Residuals are the deviations from the regression line. If correlation is perfect all the residuals are equal to zero. In practice they depict the scatter of points around the regression line but the mean of the residuals is zero. In Gaeapas some of the input variables are correlated with depth. For instance the API gravity. To combine a worldwide prior for API with local data, the worldwide regression of API on depth is used to find the relevant distribution of residuals at a particular depth. The technique is shown in the following graph. So, to a small extent, the independence requirement is not satisfied.

The **prediction** using a regression equation involves introducing all the uncertainties around the regression line for the particular set of X-variables. The uncertainties reflect three different variances:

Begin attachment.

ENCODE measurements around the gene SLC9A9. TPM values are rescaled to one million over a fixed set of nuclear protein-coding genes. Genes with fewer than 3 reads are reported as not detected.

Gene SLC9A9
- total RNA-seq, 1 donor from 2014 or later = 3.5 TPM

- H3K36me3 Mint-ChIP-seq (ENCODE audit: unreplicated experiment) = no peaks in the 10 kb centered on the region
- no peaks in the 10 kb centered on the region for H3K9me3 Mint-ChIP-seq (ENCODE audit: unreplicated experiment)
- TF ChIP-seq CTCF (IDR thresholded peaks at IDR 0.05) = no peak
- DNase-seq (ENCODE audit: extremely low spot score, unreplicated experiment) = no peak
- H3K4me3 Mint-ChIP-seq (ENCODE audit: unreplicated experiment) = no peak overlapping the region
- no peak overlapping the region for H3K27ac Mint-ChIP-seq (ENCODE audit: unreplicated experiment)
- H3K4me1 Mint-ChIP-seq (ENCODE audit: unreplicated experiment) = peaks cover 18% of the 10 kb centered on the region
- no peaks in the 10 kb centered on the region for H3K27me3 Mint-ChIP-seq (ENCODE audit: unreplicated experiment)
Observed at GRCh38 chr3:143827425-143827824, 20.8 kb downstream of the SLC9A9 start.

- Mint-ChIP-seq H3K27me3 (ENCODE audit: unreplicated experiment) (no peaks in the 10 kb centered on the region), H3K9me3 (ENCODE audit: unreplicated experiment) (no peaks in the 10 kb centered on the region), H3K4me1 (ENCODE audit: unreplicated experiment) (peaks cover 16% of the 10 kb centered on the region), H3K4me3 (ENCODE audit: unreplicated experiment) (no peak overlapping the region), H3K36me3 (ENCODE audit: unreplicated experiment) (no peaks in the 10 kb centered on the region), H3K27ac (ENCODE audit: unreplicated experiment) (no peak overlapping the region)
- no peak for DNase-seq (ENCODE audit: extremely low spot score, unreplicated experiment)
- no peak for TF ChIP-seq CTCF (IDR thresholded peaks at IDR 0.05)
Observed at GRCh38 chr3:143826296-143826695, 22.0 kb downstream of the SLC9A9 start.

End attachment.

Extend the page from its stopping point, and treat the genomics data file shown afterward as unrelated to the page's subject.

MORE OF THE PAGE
- The scatter around the regression line: the "standard error of estimate". This is the variance of the residuals. Look at the term "1 " under the square root sign in the formula below.
- The uncertainty of the position of the mean value of Y. Look at the term 1/n.
- The uncertainty of the slope: the standard deviation of Beta
_{1}. Look at the third term. Here the prediction is different for different values of x. The further away from the mean of x, the more uncertain the prediction. This is also apparent from the (schematic) diverging curves adjoining the regression line.

The uncertainties are graphically shown as a formula and as in a figure below. A similar logic holds when there is more than one X-variable.

The following example concerns the regression of condensate ratio (barrels per million cubic feet gas) on reservoir pressure (psia). We have the following regression results:

Parameter | Value |
---|---|

Number of data points | 73 |

R-square | 0.455 |

Intercept, Beta0 | -67.781 |

Slope, Beta1 | 0.0244 |

Standard error of estimate ( s)_{y.x} | 69.324 |

Mean of P | 5250 |

Variance of P ( s)_{x}^{2} | 6676634 |

Mean of CGR | 60.37 |

Variance of CGR | 8744 |

First of all, a prediction of a single value of CGR, given a value of P (x in the above formula) is a draw from a normal distribution with a mean equal to: